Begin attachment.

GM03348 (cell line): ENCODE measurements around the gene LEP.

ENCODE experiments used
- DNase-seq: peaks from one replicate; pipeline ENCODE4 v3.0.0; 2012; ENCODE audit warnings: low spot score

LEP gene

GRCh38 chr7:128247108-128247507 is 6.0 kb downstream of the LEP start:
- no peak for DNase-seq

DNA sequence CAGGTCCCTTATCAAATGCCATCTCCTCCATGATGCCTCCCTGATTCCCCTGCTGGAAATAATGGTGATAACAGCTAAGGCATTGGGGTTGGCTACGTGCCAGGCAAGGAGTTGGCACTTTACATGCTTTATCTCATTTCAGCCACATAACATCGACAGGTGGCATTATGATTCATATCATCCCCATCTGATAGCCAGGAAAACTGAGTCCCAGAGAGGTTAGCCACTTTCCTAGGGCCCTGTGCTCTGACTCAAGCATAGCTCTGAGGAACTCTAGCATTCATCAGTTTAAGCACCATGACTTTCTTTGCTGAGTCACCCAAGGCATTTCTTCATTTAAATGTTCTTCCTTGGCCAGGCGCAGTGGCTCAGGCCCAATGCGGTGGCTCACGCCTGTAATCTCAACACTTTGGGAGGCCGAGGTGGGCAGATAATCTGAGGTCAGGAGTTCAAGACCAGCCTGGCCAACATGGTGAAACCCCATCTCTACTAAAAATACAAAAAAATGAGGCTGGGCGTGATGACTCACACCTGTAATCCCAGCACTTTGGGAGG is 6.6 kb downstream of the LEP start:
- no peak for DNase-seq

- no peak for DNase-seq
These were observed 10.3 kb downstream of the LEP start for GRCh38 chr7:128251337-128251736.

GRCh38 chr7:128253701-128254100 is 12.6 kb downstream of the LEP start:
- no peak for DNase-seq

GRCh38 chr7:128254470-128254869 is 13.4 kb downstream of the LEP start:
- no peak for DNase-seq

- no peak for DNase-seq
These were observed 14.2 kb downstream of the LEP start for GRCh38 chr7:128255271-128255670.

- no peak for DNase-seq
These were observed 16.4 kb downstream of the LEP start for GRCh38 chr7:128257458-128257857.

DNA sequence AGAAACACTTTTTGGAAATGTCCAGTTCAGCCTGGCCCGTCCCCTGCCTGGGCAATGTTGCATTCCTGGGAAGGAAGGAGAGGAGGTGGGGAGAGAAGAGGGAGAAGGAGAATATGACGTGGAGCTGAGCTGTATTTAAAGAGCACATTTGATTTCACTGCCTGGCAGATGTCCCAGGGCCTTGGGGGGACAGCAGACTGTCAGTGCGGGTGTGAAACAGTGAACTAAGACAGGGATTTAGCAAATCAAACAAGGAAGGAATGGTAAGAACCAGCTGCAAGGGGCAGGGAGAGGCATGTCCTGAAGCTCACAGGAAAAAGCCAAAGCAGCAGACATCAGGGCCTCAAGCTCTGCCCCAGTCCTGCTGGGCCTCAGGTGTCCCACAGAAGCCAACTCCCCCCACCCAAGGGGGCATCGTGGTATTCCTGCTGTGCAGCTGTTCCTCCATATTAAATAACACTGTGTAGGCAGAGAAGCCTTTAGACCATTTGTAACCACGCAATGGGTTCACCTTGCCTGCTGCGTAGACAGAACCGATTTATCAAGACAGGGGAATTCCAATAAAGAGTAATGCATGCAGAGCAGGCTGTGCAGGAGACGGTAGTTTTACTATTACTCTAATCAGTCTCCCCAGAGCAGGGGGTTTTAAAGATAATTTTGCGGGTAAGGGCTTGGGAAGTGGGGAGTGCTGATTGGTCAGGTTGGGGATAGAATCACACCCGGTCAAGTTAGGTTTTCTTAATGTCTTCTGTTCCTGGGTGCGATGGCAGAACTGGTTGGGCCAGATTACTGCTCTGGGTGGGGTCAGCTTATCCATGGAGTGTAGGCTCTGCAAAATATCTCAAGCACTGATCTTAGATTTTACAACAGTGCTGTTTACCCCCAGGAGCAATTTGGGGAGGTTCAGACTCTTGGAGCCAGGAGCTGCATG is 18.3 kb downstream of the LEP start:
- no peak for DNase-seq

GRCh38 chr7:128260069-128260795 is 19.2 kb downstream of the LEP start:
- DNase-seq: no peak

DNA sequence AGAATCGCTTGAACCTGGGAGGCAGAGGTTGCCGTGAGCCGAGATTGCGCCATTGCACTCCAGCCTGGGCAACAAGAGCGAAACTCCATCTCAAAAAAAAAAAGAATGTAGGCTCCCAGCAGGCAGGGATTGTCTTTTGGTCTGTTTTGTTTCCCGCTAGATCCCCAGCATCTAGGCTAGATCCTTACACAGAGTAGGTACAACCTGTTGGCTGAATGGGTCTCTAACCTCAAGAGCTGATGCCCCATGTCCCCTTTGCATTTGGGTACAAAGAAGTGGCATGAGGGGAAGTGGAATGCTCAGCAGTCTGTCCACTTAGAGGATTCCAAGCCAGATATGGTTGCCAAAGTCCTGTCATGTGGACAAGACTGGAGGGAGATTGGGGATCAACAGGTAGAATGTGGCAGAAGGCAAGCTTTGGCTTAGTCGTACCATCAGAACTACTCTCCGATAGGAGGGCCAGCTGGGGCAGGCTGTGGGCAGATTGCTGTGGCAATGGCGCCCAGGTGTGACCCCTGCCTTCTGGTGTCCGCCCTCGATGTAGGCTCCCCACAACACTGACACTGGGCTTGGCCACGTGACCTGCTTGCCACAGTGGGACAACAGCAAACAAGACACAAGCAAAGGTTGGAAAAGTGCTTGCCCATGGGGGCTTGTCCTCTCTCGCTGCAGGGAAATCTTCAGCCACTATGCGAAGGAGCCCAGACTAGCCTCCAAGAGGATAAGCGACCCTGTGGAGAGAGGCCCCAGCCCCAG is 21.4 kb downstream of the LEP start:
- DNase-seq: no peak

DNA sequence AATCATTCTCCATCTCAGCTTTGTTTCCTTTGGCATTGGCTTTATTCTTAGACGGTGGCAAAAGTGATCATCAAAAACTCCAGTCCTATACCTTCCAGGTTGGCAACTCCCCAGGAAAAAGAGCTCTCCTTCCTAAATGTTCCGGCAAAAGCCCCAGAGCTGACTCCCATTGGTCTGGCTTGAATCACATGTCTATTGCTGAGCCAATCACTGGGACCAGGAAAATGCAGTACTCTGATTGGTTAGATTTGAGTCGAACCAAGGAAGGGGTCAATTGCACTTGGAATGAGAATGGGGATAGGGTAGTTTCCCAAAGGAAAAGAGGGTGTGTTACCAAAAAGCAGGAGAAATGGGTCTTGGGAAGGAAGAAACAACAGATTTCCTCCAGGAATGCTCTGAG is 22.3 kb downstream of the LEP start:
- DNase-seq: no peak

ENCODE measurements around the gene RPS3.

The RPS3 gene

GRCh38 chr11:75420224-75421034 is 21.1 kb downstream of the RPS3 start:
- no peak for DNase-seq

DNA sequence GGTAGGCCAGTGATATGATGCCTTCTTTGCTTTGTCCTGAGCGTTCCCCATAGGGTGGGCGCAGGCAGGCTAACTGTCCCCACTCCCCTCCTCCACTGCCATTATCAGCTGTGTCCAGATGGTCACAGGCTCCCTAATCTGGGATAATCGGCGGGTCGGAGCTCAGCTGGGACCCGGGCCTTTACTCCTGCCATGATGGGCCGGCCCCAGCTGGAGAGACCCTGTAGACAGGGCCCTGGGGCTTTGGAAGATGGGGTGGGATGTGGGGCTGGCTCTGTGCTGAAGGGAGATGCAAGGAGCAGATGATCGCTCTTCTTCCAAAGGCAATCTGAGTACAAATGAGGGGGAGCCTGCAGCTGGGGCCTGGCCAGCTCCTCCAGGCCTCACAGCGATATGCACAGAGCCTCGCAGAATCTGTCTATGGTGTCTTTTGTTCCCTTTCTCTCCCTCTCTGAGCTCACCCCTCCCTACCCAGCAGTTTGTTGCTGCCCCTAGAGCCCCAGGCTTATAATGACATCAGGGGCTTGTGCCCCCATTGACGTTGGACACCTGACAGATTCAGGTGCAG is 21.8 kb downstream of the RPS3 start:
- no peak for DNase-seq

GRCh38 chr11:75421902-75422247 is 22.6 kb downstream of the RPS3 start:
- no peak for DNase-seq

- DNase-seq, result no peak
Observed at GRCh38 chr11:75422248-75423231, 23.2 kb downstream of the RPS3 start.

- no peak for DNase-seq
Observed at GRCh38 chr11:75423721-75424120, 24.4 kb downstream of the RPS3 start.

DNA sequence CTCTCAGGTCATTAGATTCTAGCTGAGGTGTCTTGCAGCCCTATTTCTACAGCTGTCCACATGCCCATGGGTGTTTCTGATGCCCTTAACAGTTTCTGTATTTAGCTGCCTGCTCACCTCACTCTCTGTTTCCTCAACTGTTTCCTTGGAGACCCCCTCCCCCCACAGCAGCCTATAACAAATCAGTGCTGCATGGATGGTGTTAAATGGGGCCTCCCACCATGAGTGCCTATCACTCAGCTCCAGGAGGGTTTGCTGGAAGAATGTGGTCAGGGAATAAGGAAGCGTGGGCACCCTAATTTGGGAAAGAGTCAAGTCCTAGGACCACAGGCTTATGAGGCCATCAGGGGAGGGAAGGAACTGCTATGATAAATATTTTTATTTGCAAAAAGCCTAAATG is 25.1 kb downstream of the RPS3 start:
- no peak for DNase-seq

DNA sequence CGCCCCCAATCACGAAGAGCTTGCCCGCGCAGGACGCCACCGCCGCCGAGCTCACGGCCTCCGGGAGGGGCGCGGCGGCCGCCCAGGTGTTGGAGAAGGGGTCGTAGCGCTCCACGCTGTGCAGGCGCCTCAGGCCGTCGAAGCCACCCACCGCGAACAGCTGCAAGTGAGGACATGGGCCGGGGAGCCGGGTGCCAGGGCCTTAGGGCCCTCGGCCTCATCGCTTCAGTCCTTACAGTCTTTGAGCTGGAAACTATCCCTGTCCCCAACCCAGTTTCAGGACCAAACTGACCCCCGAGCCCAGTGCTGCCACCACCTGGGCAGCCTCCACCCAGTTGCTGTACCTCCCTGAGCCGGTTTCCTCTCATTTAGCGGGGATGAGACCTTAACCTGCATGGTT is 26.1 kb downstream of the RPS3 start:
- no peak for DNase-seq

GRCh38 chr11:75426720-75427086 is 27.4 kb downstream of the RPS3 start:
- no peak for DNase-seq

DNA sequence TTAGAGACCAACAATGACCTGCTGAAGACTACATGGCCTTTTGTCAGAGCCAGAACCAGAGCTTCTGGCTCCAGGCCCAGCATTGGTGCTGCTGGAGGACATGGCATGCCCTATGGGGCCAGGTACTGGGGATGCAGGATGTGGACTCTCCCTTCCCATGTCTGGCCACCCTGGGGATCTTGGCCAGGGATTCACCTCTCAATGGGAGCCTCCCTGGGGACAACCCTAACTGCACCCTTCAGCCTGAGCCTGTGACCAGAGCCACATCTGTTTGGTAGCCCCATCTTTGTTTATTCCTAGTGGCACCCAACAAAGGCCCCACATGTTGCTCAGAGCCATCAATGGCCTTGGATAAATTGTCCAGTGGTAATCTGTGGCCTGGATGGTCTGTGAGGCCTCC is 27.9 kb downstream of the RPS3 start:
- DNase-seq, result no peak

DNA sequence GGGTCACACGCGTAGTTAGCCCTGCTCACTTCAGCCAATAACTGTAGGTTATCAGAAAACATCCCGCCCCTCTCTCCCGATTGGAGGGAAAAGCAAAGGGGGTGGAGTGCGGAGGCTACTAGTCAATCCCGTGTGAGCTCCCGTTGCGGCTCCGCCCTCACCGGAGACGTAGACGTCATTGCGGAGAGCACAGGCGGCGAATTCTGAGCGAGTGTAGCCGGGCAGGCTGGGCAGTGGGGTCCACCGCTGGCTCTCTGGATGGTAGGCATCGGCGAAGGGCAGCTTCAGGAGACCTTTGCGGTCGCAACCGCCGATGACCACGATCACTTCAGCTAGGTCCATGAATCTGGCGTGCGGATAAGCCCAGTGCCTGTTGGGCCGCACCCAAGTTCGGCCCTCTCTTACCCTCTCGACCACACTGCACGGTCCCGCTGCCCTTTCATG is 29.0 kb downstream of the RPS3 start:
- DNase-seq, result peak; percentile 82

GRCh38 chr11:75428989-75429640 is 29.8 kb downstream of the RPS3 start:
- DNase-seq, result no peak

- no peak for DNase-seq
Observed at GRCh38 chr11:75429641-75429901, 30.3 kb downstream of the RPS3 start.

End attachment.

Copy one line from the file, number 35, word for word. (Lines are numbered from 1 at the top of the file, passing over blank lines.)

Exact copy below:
- DNase-seq, result no peak